Successful Small Arms Conference May Boost Prospects of ‘Arms Trade Treaty’

Successful Small Arms Conference May Boost Prospects of ‘Arms Trade Treaty’

In mid July, the international community renewed its efforts to curb the spread of small arms and light weapons (SALW). After failing to even adopt a report at their last meeting in 2006, this year's delegates found a way through Iranian procedural objections to vote for modest next steps on a program of action to address the illicit trade of the deadly devices. Watchers of the small arms trade will now be looking to see if successful conclusion of the meeting adds momentum to a separate process examining the possibilities for a broader global arms trade treaty.

In 2001, U.N. member states adopted the Programme of Action to Prevent, Combat and Eradicate the Illicit Trade in Small Arms and Light Weapons in All Its Aspects, and in 2005 agreed to an International Instrument to Enable States to Identify and Trace, in a Timely and Reliable Manner, Illicit Small Arms and Light Weapons. Both these instruments are politically binding, as opposed to legally binding, meaning that while states agree to follow the documents' guidelines there are essentially no legal ramifications for failing to do so. Together, the instruments provide recommendations for national, regional and global cooperation to limit the illegal transfer of small arms, such as revolvers, pistols and some machine guns, and light weapons, such as heavy machine guns and other weapons that can generally be transported by a pack animal or light vehicle. Due to their ease of transport and general availability in many of the world's conflict areas, SALW have come under increasing scrutiny around the globe.

In 2006, countries came together for a five-year review of the program of action, but failed to agree on improvements to the plan. At the outset of that gathering, U.S. representatives indicated that they would not accept any final agreement that mentioned ammunition, civilian possession of small arms or transfers to nonstate actors. Although not the only obstacle, the United States' positions were viewed as a major cause for the meeting's failure. Prior to this year's meeting, there were indications that the United States would not be attending the full meeting, raising the prospects for success as well as questions about the program's relevance.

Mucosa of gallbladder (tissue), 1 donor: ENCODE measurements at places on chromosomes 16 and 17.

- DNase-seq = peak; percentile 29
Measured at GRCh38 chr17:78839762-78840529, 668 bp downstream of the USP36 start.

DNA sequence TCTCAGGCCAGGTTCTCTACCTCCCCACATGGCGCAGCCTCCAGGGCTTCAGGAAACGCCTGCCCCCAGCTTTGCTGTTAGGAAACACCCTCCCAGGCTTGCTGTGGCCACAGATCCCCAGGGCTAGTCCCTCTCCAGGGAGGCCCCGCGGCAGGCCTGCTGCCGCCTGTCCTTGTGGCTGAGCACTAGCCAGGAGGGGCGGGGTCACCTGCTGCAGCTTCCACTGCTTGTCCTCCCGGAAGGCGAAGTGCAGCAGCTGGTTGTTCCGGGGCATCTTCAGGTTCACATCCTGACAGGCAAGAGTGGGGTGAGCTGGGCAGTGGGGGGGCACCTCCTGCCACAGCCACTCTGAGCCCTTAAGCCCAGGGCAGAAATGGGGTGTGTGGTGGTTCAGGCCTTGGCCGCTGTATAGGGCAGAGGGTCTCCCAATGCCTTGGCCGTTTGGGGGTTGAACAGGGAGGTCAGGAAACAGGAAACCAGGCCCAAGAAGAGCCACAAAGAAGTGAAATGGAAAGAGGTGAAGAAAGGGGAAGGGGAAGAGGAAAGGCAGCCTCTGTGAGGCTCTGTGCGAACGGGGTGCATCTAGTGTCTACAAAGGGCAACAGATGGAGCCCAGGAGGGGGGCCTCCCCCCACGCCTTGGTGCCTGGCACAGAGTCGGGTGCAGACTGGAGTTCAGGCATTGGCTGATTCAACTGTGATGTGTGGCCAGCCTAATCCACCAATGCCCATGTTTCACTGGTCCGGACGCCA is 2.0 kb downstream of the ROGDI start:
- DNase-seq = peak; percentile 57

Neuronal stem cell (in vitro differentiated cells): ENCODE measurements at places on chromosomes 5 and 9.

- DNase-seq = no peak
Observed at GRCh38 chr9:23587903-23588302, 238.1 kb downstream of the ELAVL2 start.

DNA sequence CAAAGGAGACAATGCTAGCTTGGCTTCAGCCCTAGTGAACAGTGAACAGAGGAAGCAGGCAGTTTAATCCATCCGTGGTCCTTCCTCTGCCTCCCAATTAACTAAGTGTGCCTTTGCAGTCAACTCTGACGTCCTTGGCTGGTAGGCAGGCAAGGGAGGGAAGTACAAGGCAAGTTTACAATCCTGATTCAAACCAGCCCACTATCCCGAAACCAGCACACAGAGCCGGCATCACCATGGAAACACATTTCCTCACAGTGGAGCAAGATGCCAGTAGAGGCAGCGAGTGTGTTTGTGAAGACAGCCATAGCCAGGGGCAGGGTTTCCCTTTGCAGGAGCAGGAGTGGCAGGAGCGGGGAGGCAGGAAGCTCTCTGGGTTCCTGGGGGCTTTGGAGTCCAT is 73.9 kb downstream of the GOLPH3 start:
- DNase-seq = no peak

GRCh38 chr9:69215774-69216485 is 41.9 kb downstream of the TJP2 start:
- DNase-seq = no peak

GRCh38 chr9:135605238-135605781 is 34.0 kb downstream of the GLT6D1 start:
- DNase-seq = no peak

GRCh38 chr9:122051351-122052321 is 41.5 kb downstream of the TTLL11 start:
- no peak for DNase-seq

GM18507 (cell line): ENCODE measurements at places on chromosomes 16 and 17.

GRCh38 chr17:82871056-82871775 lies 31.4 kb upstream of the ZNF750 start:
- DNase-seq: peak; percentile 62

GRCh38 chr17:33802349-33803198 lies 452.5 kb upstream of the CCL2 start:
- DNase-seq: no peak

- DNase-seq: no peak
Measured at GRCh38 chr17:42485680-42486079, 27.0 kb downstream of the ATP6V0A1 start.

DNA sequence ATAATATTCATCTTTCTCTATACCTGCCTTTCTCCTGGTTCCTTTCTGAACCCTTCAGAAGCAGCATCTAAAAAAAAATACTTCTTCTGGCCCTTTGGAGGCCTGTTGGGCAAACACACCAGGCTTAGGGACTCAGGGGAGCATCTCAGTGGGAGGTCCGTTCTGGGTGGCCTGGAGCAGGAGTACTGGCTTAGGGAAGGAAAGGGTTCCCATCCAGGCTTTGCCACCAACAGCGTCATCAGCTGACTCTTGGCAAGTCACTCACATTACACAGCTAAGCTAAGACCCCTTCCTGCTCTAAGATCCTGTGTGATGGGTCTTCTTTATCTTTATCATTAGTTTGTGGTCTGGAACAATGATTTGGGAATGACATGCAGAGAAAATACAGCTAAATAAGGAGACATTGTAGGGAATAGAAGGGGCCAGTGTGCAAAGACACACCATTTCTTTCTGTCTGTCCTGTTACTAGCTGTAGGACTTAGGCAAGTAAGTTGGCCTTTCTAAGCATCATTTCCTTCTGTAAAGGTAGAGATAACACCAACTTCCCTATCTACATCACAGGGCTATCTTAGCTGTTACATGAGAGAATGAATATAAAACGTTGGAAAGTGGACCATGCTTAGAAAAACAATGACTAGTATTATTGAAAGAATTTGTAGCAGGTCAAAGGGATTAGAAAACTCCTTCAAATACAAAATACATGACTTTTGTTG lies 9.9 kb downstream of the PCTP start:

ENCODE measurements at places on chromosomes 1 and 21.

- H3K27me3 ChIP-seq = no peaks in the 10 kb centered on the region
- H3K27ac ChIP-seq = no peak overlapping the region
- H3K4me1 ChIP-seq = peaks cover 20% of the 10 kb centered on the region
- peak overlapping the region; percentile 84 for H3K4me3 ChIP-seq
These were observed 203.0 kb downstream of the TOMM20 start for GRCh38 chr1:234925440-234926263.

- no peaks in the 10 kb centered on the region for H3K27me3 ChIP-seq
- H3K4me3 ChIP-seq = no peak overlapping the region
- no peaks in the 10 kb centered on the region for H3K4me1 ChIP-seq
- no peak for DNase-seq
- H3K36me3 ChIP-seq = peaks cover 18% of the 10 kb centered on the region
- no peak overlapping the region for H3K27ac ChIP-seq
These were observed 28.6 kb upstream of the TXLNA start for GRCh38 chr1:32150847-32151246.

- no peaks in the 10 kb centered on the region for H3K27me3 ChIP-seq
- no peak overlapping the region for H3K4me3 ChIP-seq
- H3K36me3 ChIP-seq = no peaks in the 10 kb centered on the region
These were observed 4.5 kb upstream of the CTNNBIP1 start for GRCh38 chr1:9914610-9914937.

Keep reading for free!

Get instant access to the rest of this article by submitting your email address below. You'll also get access to three articles of your choice each month and our free newsletter:

Or, Subscribe now to get full access.

Already a subscriber? Log in here .

What you’ll get with an All-Access subscription to World Politics Review:

A WPR subscription is like no other resource — it’s like having a personal curator and expert analyst of global affairs news. Subscribe now, and you’ll get:

  • Immediate and instant access to the full searchable library of tens of thousands of articles.
  • Daily articles with original analysis, written by leading topic experts, delivered to you every weekday.
  • Regular in-depth articles with deep dives into important issues and countries.
  • The Daily Review email, with our take on the day’s most important news, the latest WPR analysis, what’s on our radar, and more.
  • The Weekly Review email, with quick summaries of the week’s most important coverage, and what’s to come.
  • Completely ad-free reading.

And all of this is available to you when you subscribe today.